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MSHA News Release: [08/16/2006]
Contact: Dirk Fillpot          Amy Louviere
Phone:    (202) 693-9406   (202) 693-9423
Release Number 06-1458-NAT


MSHA Approves Proximity Detection System for Mining Industry
Agency, Partners Demonstrate System for Continuous Miners


SHINNSTON, W.Va. — The U.S. Department of Labor's Mine Safety and Health Administration (MSHA), in partnership with a coal mine operator and three companies that manufacture and repair mine machinery, today demonstrated an agency-approved proximity detection system for remote control continuous mining machines. The demonstration took place at a maintenance facility in Shinnston, W.Va.

Proximity detection systems provide automatic proximity detection and machine shutdown to guard against mine personnel being run over, crushed or pinned when they are positioned in a hazardous area close to the machine. The partnership between MSHA, Nautilus International, Massey Energy Co., Joy Manufacturing and Shinnston-based Repair King Inc., was formed in an effort to address accidents associated with the use of remote control continuous mining machines.

"Since remote controls first came into prominent use in the 1980s, there have been 29 fatal accidents related to the use of remote-control continuous mining machines," said David G. Dye, acting administrator for MSHA. "The very existence of this system demonstrates what can be achieved when the different segments of the mining industry - the mining community - come together to work together as partners to advance safety and health in our nation's mines."

MSHA first began analyzing proximity detection systems in 2002. A review of existing systems found that only Canadian-based Nautilus International had a suitable detection system worth pursuing. The first underground field test of the system took place the following year at Massey Energy's Rockhouse Energy Mine and has since undergone five additional field tests.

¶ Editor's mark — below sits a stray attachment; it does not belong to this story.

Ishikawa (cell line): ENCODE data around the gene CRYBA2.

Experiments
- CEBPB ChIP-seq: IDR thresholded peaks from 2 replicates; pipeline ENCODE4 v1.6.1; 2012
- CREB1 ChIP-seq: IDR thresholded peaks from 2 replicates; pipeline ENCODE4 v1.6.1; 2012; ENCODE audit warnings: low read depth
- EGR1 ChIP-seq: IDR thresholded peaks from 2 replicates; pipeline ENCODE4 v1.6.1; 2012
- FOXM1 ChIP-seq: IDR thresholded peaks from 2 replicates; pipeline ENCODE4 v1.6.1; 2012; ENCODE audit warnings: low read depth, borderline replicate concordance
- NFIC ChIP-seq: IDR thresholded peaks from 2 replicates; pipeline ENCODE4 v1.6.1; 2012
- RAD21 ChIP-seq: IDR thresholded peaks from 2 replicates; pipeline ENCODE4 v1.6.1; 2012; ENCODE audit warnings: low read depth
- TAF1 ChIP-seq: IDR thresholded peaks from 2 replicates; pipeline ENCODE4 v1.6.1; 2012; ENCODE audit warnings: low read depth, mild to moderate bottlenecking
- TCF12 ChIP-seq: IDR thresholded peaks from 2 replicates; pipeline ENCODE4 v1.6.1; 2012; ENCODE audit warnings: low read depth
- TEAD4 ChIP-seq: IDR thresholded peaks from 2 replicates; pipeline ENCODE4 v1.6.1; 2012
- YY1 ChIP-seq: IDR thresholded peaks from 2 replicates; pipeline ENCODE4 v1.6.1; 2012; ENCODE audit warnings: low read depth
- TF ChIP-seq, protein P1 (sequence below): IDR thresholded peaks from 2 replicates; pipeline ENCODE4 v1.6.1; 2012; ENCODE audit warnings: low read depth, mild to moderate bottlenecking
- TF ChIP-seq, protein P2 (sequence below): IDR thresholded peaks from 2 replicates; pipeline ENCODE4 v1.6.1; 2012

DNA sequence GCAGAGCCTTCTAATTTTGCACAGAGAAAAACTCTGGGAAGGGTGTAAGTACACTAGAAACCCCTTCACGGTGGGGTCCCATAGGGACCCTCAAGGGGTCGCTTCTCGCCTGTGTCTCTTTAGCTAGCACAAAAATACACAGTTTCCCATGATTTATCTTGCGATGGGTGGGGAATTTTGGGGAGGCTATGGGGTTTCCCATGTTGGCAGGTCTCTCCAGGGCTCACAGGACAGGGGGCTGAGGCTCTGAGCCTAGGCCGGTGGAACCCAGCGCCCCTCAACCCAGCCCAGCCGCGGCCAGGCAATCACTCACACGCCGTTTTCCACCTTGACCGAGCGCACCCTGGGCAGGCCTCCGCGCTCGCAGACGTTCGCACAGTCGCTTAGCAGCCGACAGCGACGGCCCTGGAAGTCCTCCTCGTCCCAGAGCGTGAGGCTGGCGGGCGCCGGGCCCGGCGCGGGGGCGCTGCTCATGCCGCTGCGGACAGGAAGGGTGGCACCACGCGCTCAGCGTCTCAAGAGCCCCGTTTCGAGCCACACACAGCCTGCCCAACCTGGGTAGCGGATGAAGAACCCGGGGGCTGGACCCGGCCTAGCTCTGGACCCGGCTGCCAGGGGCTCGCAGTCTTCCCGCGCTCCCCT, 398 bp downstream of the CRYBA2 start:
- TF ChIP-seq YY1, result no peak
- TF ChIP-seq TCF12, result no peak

The Nautilus system consists of a belt pack unit that identifies the location of the person wearing it, along with machine-mounted electro-magnetic antennae, electronics microprocessor and warning light. The system will become disabled when the cutter motors are running, because there are times during the cutting and loading phase that the operator needs to get close to the machine.

The system also is capable of giving the operator an audio/visual warning when entering a protection zone before the machine shuts down. Additional personnel may be protected if they are wearing a portable protection unit. The Nautilus system received MSHA approval in July 2006. Six months earlier, a system developed by Geosteering Mining Services became the first proximity system to receive MSHA approval.

Continuous mining machines are mobile units consisting of a cylindrical cutting head that constantly extracts coal from the seam and loads it onto conveyors. Remote-controlled continuous miners are used to work in a variety of difficult seams and conditions.

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